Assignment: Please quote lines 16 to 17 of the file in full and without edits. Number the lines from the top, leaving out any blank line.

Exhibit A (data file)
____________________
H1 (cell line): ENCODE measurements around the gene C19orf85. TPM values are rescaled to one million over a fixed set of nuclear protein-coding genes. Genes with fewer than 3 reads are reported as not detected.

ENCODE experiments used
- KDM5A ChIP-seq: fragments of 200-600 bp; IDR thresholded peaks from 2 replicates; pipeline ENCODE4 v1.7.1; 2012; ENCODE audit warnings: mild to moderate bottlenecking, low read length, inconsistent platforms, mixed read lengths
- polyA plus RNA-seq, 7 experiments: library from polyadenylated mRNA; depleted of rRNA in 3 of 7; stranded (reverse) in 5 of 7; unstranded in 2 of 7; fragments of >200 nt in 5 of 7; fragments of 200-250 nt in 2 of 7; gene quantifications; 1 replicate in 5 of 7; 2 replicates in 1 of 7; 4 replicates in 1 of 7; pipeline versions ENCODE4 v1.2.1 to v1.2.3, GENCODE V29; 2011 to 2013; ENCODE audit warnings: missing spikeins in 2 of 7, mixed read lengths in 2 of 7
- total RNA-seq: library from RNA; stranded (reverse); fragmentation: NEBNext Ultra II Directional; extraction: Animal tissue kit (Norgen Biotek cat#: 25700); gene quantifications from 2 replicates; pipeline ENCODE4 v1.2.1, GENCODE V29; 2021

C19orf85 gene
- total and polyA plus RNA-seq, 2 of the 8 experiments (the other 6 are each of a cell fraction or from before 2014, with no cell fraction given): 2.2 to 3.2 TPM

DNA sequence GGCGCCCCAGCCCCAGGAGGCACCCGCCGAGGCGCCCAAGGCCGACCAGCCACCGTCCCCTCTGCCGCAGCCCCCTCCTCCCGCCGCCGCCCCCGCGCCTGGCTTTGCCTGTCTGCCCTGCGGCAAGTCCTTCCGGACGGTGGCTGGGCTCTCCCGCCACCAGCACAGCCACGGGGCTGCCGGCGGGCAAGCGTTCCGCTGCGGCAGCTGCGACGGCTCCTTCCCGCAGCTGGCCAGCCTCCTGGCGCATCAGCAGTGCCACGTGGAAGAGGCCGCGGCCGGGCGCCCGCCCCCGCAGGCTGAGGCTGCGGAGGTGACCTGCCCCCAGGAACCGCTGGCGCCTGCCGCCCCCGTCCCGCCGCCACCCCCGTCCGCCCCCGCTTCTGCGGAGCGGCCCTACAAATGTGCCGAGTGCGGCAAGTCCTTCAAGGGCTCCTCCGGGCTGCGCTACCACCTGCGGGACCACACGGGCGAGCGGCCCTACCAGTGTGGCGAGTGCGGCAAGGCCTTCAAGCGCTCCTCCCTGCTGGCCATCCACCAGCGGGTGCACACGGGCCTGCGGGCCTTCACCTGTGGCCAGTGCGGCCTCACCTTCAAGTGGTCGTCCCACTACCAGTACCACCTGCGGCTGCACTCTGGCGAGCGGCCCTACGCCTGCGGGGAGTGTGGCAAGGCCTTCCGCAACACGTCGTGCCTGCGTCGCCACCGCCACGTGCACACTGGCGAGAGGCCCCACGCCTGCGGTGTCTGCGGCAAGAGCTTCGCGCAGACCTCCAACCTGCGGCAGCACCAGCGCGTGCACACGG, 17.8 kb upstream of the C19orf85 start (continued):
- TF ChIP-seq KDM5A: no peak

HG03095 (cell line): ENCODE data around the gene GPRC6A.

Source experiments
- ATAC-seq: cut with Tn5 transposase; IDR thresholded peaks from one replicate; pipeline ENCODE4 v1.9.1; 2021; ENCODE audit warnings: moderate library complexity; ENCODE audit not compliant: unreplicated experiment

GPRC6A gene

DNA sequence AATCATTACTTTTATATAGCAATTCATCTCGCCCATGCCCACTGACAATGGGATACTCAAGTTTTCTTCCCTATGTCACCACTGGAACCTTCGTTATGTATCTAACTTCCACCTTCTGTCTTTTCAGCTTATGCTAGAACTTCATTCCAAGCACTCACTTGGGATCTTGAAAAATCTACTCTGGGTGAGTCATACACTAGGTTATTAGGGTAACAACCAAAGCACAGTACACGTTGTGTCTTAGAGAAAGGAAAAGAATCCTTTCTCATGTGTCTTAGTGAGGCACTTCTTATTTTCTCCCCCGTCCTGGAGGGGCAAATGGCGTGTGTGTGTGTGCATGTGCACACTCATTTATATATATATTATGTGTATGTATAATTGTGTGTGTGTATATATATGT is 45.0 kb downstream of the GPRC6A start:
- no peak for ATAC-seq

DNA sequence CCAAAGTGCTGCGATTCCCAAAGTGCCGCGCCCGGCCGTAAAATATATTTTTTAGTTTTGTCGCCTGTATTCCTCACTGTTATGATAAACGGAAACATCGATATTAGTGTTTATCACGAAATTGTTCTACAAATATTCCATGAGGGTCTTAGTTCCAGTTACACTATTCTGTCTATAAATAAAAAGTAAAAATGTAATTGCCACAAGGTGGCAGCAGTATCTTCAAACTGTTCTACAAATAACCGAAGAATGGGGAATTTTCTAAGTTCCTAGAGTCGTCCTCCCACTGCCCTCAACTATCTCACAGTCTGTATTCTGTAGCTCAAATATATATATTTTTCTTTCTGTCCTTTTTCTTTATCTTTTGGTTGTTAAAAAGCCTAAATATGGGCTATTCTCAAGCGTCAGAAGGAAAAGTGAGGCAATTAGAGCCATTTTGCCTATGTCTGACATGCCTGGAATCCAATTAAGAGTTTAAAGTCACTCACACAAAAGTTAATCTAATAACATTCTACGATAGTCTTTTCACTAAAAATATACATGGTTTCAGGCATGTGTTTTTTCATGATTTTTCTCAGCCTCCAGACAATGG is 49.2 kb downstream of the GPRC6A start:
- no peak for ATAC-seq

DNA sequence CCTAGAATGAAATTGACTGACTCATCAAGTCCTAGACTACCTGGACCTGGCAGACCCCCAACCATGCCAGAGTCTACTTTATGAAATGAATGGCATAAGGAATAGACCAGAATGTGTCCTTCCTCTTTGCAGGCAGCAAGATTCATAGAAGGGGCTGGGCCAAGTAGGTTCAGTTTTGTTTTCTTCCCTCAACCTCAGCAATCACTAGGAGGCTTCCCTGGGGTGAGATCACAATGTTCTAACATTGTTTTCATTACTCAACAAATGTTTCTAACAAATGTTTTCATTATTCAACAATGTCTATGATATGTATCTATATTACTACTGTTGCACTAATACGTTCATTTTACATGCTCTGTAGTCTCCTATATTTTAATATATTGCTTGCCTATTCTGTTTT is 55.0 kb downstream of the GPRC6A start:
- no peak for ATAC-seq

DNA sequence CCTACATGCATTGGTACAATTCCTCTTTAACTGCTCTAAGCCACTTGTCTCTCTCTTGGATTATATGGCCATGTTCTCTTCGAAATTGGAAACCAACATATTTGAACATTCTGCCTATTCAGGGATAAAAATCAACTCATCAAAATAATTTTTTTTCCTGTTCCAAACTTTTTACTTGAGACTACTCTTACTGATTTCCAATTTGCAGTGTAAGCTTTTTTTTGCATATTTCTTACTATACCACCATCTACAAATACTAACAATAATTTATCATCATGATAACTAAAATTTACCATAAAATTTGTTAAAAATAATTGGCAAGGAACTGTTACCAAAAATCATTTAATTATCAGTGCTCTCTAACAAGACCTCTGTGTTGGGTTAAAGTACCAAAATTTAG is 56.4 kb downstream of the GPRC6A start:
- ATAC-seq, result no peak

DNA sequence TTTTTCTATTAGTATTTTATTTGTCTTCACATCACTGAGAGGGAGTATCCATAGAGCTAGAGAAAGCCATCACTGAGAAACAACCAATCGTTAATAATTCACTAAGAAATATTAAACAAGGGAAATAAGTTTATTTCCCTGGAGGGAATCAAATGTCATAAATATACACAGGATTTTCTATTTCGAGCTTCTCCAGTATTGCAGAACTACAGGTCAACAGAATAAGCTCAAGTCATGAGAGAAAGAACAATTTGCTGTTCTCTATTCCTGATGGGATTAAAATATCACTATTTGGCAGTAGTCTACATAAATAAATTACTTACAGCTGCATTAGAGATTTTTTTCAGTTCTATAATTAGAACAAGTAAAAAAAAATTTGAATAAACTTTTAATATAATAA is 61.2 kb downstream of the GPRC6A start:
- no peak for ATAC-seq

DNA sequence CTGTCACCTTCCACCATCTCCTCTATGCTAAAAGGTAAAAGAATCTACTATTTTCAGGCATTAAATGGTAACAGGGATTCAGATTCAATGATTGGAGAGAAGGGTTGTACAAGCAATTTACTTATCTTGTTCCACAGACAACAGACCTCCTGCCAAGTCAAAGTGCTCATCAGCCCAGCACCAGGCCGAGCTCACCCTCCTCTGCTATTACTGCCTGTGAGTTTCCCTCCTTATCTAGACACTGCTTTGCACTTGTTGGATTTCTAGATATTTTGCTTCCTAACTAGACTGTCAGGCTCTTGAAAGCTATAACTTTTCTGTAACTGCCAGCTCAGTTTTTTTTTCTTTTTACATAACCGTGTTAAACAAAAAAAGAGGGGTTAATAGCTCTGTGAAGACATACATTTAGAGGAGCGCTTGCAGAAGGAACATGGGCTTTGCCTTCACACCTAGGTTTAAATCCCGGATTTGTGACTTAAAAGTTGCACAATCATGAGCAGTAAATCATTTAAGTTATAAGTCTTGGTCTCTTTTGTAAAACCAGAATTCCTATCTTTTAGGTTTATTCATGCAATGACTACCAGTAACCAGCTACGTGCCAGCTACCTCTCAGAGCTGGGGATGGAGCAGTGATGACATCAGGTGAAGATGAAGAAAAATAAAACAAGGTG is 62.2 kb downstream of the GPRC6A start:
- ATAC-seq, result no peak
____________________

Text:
DNA sequence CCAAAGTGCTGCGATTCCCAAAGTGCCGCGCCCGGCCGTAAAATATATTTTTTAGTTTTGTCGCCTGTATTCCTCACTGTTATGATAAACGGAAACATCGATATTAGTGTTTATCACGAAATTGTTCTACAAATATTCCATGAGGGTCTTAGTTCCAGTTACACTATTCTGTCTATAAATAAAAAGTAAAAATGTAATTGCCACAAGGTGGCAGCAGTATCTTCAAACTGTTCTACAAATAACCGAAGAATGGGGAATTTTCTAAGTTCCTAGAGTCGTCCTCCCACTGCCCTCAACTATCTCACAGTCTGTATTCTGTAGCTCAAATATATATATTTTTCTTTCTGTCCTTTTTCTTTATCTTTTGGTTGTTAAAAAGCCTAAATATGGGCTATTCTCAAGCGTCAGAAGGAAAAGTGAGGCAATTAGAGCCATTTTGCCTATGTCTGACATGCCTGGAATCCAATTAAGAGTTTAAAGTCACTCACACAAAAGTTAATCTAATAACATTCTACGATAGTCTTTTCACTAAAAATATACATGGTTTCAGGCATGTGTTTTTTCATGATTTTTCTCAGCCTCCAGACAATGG is 49.2 kb downstream of the GPRC6A start:
- no peak for ATAC-seq